A highly suspected case of Multisystem Inflammatory Syndrome in Children (MIS-C) was found in a 6-year-old boy, who is currently undergoing treatment at a church-run hospital in Aizawl, a health official said on Monday.

The boy has returned from Delhi along with his family recently.

State nodal officer of Integrated Disease Surveillance Programme (IDSP) Dr. Pachuau Lalmalsawma said that the boy was admitted at the Synod hospital in Aizawl’s Durtlang on June 6 when he has diarrhoea and high fever.

When examined by doctors, the boy was found developing all symptoms of MIS-C, he said.

“The ailment when officially confirmed will be the first case of Multisystem Inflammatory Syndrome in Children in Mizoram,” Pachuau said, adding it is a highly suspect case of MIS-C.

He said that the boy along with his family members has recently returned to the state after his father died of certain illness at a hospital in Delhi.

He has undergone a TrueNat and Rapid Antigen Test for COVID-19 at the hospital but was found negative for the infection, Pachuau said.

All his other family members were also tested negative for COVID-19, he added.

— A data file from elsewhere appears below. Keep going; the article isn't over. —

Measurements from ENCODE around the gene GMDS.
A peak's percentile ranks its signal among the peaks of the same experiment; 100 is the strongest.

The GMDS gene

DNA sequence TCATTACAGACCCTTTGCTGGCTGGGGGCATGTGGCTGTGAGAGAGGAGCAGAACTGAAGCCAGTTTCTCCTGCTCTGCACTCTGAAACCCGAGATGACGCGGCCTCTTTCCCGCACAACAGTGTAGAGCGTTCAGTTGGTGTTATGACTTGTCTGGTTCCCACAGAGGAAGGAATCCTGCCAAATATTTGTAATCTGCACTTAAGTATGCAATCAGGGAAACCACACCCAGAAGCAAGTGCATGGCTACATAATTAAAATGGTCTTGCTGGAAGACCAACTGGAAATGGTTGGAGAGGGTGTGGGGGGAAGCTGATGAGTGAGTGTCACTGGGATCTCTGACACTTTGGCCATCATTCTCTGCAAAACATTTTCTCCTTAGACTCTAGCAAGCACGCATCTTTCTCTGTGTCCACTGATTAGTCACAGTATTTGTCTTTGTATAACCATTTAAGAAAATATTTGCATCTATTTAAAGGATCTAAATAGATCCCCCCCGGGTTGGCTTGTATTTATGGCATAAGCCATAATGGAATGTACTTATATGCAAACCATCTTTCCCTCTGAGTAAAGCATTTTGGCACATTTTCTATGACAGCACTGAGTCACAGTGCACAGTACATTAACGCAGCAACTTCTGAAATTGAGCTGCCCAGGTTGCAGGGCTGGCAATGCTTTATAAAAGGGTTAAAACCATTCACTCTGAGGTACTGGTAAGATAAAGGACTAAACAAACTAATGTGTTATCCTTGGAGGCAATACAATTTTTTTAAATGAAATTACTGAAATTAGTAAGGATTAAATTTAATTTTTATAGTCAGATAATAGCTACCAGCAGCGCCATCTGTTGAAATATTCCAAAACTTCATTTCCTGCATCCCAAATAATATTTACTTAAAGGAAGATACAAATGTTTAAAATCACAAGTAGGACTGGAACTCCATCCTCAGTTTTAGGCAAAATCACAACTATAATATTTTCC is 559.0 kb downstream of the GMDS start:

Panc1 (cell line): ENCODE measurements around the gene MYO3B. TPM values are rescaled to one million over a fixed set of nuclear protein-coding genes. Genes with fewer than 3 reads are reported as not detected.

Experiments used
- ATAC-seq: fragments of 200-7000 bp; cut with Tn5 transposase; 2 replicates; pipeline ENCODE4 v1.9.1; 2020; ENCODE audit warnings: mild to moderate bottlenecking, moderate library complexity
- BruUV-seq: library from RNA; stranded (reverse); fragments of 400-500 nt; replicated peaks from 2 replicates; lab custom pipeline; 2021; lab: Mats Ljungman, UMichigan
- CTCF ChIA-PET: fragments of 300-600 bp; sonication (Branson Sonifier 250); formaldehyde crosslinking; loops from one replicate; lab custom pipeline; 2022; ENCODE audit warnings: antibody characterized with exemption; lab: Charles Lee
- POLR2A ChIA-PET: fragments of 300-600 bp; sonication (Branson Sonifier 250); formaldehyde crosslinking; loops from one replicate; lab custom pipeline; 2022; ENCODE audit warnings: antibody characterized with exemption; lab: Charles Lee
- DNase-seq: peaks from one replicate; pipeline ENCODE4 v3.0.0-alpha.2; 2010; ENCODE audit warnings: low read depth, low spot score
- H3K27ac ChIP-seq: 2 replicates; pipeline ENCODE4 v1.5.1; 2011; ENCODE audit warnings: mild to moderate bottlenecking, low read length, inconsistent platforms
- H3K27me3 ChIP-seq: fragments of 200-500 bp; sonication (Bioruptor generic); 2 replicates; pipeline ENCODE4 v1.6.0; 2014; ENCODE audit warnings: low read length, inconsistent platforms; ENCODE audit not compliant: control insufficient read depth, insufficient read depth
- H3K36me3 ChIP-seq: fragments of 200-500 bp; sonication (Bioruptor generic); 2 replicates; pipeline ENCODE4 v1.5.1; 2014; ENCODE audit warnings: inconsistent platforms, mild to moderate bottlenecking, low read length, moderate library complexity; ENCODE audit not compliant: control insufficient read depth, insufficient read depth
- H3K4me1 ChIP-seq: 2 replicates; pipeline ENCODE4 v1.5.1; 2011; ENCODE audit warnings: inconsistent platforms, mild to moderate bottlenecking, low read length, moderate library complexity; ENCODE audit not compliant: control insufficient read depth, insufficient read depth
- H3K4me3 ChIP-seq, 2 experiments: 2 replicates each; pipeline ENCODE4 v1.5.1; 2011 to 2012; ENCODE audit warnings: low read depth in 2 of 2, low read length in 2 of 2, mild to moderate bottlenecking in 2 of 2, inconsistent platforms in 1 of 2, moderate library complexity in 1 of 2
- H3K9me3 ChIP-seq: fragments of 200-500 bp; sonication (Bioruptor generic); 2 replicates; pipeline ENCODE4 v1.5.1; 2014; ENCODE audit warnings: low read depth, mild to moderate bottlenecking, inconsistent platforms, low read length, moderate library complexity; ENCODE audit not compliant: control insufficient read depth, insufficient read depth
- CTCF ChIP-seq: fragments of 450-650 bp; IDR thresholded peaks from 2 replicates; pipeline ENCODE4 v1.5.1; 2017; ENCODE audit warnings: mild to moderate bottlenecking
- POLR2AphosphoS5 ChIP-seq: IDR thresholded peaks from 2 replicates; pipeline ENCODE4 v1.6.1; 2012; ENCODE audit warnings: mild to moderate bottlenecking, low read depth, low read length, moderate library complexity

Dr. John Malsawma, senior consultant pediatrics at Synod hospital, who treated the boy, said that the patient is rapidly improving.

“He (the boy) starts walking and eating food again, some of the symptoms have subsided and he is fast recovering,” he said.

On June 12, Pachuau and state epidemiologist Dr. R. Lalrintluanga visited the child at Sunod hospital and discussed his case with the treating doctor.

The state IDSP also sent a report to Emergency Medical Relief (EMR) in New Delhi about the child’s case.

Multisystem inflammatory syndrome in children (MIS-C) is a serious condition that appears to be linked to COVID-19.

Children, who infected with the disease, have their organs and tissues such as the heart, lungs, blood vessels, kidneys, digestive system, brain, skin or eyes become severely inflamed.

Normally, children in the age group of 0-20 years develop this type of disease.

Among others, the symptoms include fever, vomiting, severe stomach pain, skin rash, difficulty breathing, fatigue, redness or swelling of the lips, tongue, hands or feet and red eyes.

According to the Indian Academy of Paediatrics Intensive Care chapter, about 2,000 children have so far been infected with MIS-C in the country.

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